2. Experts have acquired a great deal of content knowledge that is organized in ways that reflect a deep understanding of their subject matter
3. Experts’ knowledge cannot be reduced to sets of isolated facts or propositions but, instead, reflects contexts of applicability: the knowledge is conditionalized on a set of circumstances.
4. Experts are able to flexibly retrieve important aspects of their knowledge with little attentional effort
5. Though experts know their disciplines thoroughly, this does not guarantee that they are able to teach others
6. Experts have varying levels of flexibility in their approach to new situations

What Expert and Novice Teachers Notice
Expert and novice teachers notice very different things when viewing a videotape of a classroom lesson

Expert 1. The students’ note taking indicates that they have seen sheets like this and have had presentations like this before; it’s fairly efficient at this point because they’re used to the format they are using

Novice 1. I can’t tell what they are doing. They’re getting ready for class, but I can’t tell what they’re doing

Expert 2. I don’t understand why the students can’t be finding out this information on their own rather than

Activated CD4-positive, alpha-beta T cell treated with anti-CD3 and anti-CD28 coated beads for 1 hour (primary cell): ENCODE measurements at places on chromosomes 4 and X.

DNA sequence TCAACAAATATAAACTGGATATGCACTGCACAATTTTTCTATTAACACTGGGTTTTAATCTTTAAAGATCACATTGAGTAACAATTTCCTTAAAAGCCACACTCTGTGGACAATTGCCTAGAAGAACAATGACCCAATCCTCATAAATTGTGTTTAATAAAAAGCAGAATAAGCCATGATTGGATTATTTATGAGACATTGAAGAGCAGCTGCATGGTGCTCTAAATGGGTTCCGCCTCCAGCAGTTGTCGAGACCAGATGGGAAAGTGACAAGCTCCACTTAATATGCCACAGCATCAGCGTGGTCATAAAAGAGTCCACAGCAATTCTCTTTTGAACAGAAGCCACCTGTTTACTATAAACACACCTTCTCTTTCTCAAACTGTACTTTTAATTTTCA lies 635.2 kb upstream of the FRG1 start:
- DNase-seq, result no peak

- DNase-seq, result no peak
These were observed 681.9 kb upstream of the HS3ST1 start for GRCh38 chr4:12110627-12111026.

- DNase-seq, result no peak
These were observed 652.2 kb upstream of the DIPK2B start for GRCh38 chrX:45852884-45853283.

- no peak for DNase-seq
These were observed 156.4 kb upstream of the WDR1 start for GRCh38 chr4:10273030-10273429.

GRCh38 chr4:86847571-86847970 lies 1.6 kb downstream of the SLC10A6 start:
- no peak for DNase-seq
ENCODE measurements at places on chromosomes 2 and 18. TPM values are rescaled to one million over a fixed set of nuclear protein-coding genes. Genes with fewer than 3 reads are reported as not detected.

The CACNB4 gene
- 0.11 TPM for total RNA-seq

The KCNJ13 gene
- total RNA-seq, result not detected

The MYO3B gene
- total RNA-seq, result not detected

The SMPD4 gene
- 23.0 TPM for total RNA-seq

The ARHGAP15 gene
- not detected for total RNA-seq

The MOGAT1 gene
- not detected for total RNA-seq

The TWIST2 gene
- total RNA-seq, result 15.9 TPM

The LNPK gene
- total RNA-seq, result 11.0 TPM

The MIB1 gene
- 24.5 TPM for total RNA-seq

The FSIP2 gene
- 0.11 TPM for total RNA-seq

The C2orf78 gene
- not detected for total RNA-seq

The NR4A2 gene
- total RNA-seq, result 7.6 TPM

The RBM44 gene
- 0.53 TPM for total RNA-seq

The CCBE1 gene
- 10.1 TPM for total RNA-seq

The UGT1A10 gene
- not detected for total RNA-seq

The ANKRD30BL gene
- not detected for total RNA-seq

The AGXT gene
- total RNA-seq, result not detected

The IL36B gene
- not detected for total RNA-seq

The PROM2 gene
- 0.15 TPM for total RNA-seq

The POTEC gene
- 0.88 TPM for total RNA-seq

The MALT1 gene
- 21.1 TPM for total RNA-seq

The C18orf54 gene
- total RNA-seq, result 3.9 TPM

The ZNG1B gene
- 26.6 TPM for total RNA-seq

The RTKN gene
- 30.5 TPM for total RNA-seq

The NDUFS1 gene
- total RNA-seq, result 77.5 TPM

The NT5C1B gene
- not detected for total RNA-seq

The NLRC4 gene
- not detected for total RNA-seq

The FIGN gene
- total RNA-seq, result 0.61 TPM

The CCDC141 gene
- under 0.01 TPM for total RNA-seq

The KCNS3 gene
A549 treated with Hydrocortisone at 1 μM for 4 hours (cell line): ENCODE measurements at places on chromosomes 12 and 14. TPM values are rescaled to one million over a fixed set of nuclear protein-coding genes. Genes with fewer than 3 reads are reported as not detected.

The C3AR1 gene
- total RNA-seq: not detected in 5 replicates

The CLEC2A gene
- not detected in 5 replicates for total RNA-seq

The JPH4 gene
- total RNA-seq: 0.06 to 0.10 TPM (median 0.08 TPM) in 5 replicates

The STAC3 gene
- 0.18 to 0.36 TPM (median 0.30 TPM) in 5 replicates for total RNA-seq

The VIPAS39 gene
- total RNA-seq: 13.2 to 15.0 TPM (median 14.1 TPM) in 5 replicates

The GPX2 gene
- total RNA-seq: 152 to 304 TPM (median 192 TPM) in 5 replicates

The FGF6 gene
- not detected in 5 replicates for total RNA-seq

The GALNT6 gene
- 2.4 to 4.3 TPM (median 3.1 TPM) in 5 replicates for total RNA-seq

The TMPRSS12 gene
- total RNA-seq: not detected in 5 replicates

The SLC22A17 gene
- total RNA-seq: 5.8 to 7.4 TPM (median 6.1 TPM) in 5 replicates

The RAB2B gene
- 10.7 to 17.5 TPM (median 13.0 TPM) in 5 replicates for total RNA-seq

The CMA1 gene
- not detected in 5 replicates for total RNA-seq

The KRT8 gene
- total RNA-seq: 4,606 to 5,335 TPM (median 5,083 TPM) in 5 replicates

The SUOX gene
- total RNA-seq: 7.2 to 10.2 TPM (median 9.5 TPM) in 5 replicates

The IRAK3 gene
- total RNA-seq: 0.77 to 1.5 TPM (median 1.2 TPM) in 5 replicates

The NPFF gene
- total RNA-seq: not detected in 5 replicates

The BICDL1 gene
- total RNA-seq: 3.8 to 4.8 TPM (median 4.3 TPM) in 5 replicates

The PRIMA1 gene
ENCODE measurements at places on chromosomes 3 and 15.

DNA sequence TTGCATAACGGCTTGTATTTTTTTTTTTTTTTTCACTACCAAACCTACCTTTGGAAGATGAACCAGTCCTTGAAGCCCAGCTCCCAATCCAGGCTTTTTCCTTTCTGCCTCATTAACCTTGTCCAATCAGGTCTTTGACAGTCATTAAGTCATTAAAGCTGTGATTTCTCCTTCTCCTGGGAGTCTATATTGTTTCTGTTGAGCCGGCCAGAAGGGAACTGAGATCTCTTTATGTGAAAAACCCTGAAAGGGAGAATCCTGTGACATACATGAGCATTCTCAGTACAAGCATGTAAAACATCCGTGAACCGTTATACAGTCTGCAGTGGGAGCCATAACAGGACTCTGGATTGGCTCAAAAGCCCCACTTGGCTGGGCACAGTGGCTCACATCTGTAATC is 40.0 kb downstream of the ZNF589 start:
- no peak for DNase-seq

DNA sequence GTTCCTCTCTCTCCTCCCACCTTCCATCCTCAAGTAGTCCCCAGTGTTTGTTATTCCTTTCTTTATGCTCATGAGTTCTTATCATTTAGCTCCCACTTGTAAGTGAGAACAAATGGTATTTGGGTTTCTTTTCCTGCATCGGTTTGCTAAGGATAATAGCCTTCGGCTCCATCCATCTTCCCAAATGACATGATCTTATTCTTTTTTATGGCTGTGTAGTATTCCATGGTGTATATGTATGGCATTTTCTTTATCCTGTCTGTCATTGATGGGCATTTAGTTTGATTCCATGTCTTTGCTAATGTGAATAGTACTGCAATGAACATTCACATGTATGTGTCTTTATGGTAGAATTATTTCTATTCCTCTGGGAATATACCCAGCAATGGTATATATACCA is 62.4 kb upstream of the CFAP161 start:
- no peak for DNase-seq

listening to someone tell them because if you watch the faces of most of them, they start out for about the first 2 or minutes sort of paying attention to what’s going on and then just drift off.

Novice 2. She’s trying to communicate with them here about something, but I sure couldn’t tell what it was.

Expert 3.I haven’t heard a bell, but the students are already at their desks and seem to be doing purposeful activity, and this is about the time that I decide they must be an accelerated group because they came into the room and started soemthing rather than just sitting down and socializing.

Novice 3. It’s a lot to watch.

  1. In the case of online learning, especially with Web 2.0 applications in K-12 or Higher Education, what are the differences between Expert and Novice Teachers?
  2. What do you think are the differences that expert and novice teachers would notice in Elluminate or Adobe or Forum sessions?

Reference:
How People Learn, National Research Council

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What is learning?

Learning is about change and transformation  – about the human ability to grow, to alter maladaptive behaviours and to generate new, adaptive and successful actions.

Learning is about reinventing oneself – creating new stories, new identities and new futures.  Learning recognises that the self is not a fixed entity, but is fluid and always in a state of becoming. 

Learning is a journey where the journey is as important as the destination.

Reference

Skiffington, S., Zeus P. 2003.  The Complete Guide to Coaching at Work